If you treat your pet like it's a member of your family, then you likely make sure they are properly harnessed in your car to protect them in case of an accident. But is the harness you are using safe? According to Subaru and the Center for Pet Safety, it might be.
This week, Subaru/CPS released the results of their first crash tests with pet harnesses. The tests were done by MGA Research Corporation, an independent National Highway Traffic Safety Administration (NHTSA)-contracted testing laboratory. The tests put seven different harnesses on a sled with three different crash test dog dummies - a 25 pound terrier mix, a 45 pound Border Collie, and a 75 pound Golden Retriever. From there, the sled moves violently to mimic a 30 MPH impact to find out how the harnesses fare.
Out of the seven harnesses, the Sleepypod ClickIt Utility was the only one to earn top marks. The other six showed signs of stitching and hardware problems. One of the harnesses had a “catastrophic failure” where it "allows the test dog to become a full projectile or releases the test dog from the restraint.”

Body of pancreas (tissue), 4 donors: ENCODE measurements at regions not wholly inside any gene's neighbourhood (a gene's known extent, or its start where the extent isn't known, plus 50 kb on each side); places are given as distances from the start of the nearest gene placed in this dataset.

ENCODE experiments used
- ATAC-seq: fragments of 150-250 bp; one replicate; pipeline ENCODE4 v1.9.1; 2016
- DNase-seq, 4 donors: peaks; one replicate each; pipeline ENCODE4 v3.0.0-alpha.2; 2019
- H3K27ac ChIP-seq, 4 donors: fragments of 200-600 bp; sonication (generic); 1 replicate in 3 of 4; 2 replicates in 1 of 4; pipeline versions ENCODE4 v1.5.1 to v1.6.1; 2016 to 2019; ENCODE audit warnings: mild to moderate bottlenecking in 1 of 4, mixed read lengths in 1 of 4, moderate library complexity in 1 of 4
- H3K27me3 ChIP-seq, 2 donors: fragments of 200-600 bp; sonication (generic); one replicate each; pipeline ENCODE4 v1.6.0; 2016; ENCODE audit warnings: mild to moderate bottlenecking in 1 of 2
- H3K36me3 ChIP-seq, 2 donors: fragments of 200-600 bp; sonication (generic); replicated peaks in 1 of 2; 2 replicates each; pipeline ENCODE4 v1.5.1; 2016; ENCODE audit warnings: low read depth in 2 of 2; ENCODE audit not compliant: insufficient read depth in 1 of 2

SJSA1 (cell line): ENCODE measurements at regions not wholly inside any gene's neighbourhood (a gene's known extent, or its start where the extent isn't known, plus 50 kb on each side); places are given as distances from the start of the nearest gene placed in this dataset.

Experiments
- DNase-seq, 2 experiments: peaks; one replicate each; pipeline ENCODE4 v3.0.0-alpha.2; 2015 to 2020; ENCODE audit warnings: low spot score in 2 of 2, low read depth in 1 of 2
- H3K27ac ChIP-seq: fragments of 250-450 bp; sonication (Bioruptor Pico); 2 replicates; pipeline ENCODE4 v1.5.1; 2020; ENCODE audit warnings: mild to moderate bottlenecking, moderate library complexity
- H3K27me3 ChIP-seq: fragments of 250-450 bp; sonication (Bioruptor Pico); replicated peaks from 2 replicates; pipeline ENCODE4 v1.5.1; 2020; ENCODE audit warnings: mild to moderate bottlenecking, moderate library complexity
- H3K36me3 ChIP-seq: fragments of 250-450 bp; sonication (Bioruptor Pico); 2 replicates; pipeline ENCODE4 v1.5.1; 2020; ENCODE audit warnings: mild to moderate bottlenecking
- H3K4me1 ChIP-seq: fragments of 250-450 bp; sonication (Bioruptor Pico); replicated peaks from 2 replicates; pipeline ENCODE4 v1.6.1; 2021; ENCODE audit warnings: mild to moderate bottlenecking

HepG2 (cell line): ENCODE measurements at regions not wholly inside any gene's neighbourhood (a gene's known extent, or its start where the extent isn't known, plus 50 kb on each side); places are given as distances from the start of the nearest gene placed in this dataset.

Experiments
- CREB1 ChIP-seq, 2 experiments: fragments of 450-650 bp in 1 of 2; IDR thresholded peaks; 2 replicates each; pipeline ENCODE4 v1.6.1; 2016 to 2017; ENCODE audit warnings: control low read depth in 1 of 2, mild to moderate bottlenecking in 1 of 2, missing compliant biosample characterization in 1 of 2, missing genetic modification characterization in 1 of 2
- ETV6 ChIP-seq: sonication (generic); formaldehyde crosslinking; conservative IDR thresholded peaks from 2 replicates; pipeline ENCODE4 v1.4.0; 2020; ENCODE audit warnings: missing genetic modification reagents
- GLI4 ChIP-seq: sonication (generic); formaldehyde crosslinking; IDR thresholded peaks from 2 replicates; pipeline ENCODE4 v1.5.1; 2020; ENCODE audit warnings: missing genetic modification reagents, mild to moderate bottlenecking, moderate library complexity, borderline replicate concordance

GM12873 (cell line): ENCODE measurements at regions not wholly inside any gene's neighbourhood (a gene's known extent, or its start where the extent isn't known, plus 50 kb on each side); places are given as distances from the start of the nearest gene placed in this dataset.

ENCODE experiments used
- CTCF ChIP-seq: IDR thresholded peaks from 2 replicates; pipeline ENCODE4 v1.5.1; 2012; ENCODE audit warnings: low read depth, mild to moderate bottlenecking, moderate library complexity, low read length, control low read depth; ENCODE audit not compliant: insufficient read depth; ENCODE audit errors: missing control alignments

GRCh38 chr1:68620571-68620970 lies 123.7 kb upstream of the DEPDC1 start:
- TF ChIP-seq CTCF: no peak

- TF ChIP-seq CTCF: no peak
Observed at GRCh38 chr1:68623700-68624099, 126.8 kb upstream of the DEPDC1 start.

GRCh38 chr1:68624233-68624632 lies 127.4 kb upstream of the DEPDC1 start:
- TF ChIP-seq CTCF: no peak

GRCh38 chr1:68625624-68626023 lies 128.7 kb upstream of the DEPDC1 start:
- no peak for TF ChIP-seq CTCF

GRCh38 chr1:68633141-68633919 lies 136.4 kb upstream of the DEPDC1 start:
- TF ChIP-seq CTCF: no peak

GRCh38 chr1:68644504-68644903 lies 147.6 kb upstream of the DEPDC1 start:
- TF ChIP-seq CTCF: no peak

Even more worrying from Subaru/CPS tests? There isn't a standard or uniform testing procedure for dog restraint systems. All of the manufacturers involved in the test said their products went through “crash testing” and/or provide “crash protection.” CPS says that a performance standard and testing protocols need to be established.
“Subaru and CPS share a common love for pets and safety, and it is our mission to communicate to pet owners that an effective harness should keep the pet in place to prevent distraction to the driver as well as offer measurable levels of protection to all passengers in the event of a crash. I, like many people, consider my dog to be a part of my family, and dogs need to be secured with harnesses that have been tested for safety the same way car seats and seat belts that protect our family members have been tested, both for the pet’s safety as well as the safety of all passengers,” said Lindsey Wolko, founder and CEO of the Center for Pet Safety.